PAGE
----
Brazilian President Lula da Silva on Wednesday said the country's interest rates could go up again this year “if necessary,” even in the run-up to the presidential election. Brazil is holding elections next October and will be voting for the successor of Lula da Silva who is barred from running a third consecutive mandate.
“Economic stability and controlling inflation are obligations for us,” Lula da Silva said in a televised interview. “If (rates) have to go up, they will go up,” he said when asked about a possible second rate hike this year. “I would never allow the economy to go off the tracks because of an election,” he said.
Earlier in the day, Finance Minister Guido Mantega said that there would be “significant” cuts in government spending to “cool domestic demand” and to avoid overheating. The Brazilian government recently raised its growth forecast for 2010 to 6% and Central Bank of Brazil last month increased its benchmark lending rate to 9.5% in an aggressive 75 basis point increase on signs the country's economy may be overheating.
“One of the instruments to reduce overheating is reducing government spending,” said Mantega. “We review the federal budget every two months and the next time will be May 20, but I can anticipate a significant cut. It will have a greater impact that raising interest rates,” he added.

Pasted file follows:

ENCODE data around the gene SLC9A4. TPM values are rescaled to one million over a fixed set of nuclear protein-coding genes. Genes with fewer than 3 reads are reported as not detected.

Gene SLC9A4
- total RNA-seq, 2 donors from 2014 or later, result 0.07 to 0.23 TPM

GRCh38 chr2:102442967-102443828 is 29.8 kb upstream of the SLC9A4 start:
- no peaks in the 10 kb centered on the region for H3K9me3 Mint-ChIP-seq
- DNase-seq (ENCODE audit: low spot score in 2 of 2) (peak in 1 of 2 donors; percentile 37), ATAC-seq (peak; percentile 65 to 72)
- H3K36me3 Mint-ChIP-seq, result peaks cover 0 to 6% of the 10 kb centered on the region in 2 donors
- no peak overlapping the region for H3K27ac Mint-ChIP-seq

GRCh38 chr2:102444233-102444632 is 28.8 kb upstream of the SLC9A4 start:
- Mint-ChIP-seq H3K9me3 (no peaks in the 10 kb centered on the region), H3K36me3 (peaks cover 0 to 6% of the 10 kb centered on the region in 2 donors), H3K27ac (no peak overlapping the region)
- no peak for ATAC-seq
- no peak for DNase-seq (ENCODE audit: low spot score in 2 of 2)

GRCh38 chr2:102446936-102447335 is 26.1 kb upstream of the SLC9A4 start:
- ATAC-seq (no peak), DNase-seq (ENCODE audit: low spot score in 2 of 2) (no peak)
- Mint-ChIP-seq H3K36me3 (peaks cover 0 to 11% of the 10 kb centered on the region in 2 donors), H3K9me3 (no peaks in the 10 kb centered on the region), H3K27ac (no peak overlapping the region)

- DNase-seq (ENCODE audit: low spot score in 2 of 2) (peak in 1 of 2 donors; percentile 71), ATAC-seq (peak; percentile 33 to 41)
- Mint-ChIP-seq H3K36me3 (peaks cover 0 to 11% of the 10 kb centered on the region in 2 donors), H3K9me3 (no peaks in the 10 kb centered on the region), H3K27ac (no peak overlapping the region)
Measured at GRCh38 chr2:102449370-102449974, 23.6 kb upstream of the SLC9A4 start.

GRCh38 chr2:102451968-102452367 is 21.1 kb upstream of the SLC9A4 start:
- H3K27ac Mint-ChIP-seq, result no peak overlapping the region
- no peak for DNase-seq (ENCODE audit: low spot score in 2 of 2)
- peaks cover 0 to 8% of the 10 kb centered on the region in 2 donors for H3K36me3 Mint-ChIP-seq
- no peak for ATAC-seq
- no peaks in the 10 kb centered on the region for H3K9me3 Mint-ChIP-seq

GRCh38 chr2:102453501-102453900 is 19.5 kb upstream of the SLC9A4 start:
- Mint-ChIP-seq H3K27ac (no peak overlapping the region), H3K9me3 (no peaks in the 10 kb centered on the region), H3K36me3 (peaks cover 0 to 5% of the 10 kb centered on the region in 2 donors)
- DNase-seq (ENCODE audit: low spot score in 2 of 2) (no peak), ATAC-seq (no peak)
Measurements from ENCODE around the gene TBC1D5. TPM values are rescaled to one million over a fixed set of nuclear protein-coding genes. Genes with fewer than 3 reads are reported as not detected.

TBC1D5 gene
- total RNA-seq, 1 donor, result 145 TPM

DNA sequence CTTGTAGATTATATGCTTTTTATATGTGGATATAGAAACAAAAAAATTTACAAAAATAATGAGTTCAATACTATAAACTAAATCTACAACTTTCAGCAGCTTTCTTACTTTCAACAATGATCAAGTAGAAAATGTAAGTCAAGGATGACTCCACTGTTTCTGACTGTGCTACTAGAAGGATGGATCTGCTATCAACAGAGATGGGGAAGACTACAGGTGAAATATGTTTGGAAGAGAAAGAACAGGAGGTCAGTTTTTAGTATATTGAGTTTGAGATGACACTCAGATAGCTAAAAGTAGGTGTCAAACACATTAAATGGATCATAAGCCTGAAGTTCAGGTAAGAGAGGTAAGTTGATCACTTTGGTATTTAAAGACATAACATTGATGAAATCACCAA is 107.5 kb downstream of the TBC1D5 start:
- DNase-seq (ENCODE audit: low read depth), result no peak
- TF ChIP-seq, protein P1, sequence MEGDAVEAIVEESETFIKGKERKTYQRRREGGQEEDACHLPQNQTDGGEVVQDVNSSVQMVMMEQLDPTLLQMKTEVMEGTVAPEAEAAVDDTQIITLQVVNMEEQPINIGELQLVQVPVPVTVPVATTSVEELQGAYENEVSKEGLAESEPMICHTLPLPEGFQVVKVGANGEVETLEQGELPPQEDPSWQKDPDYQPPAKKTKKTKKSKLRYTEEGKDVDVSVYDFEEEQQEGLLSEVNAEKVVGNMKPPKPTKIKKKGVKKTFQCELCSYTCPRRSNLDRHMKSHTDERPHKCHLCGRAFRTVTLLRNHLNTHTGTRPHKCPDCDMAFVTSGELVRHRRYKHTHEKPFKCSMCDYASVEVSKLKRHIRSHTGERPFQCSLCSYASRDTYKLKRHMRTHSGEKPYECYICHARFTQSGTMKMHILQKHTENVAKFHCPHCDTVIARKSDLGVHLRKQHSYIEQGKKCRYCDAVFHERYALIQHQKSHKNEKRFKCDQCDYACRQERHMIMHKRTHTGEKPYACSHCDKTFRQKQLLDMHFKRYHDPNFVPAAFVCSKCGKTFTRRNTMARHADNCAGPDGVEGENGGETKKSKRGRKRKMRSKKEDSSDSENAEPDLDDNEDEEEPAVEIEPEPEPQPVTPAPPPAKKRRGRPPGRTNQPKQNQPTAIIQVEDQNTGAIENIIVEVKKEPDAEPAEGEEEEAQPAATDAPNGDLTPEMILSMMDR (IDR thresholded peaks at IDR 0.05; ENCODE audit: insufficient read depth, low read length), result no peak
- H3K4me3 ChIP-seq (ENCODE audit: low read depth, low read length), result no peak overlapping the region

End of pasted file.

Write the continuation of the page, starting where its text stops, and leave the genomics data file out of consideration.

Brazil was one of the world’s largest economies to first come out of global recession last year, mainly on significant tax cuts which spurred domestic demand but had an impact on government finances. Last March, Brazil reported its worst consolidated primary budget for that month in the last ten years.
However, Mantega said he was confident April data would signal an interesting improvement which would put Brazil again on the path to achieve the target of an annual budget primary surplus of 3.3% of GDP this year. “I can assure you we will reach the target. April will have a good performance and show us the way to the primary surplus,” said Mantega.